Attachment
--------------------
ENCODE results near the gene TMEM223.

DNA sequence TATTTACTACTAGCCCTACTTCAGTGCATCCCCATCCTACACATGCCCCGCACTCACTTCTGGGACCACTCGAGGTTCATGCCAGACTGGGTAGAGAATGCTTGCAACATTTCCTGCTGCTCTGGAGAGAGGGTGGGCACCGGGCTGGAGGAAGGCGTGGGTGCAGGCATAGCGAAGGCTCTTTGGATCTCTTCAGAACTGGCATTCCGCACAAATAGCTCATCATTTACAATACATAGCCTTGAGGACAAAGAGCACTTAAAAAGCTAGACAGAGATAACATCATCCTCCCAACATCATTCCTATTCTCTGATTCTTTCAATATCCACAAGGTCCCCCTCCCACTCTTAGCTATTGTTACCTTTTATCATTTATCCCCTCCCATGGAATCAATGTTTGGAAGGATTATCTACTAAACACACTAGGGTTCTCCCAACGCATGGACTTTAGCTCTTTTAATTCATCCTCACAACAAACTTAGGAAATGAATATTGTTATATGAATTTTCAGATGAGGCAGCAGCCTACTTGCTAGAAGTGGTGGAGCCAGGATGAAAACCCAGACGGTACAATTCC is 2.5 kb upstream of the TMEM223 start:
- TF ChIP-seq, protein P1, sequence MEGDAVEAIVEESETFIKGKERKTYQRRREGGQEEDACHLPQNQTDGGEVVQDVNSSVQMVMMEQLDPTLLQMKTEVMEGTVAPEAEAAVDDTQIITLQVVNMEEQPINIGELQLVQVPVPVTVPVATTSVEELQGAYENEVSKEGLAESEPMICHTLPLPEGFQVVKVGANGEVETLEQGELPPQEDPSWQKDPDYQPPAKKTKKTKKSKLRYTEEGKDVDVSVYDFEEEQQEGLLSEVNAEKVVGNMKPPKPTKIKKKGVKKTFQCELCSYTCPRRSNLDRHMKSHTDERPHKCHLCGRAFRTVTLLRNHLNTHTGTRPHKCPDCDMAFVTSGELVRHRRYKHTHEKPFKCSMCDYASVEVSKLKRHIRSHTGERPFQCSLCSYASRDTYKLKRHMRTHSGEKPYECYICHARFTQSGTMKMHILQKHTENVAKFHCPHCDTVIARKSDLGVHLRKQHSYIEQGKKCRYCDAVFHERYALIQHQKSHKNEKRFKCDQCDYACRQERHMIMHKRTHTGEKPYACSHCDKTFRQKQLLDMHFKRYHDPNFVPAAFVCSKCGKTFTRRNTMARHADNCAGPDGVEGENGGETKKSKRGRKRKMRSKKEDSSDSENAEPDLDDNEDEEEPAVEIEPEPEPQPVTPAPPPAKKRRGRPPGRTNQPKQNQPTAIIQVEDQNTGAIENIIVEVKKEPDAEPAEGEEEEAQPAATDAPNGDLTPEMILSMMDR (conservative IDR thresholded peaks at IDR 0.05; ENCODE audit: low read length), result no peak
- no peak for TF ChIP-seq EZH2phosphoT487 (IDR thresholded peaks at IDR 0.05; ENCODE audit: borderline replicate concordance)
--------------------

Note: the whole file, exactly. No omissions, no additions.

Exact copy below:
ENCODE results near the gene TMEM223.

DNA sequence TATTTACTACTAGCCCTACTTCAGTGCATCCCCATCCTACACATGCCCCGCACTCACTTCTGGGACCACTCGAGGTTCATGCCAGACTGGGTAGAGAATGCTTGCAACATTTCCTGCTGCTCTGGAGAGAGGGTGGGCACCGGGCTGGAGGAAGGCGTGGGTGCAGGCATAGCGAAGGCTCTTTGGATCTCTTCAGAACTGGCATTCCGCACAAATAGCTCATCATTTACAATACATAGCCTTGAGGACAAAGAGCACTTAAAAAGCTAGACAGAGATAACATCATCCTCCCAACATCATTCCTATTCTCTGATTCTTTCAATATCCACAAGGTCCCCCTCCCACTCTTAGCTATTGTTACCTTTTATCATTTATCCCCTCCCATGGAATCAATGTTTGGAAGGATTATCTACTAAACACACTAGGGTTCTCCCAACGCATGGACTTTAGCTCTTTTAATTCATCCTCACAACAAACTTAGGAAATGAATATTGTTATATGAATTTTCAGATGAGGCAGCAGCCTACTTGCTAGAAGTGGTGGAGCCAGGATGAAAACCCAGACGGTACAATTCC is 2.5 kb upstream of the TMEM223 start:
- TF ChIP-seq, protein P1, sequence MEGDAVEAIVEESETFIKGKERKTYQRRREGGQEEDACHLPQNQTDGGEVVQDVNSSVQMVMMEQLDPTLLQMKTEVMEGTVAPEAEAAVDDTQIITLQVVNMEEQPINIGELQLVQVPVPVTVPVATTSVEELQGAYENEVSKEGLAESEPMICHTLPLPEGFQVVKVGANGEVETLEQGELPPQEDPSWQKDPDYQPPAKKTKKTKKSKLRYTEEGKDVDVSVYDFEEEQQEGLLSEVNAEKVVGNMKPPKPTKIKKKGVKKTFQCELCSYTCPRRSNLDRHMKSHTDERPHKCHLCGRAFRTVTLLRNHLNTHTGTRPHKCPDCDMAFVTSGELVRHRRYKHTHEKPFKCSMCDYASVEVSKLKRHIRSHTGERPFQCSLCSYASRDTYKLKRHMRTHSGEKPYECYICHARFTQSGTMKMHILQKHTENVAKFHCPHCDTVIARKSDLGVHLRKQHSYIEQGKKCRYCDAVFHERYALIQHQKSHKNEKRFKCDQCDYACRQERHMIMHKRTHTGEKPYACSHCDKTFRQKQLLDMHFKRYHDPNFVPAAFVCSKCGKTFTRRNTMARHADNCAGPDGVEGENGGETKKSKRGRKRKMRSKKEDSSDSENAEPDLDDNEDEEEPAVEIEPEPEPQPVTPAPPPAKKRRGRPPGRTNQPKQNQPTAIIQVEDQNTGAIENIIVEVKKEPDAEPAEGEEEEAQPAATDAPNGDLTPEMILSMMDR (conservative IDR thresholded peaks at IDR 0.05; ENCODE audit: low read length), result no peak
- no peak for TF ChIP-seq EZH2phosphoT487 (IDR thresholded peaks at IDR 0.05; ENCODE audit: borderline replicate concordance)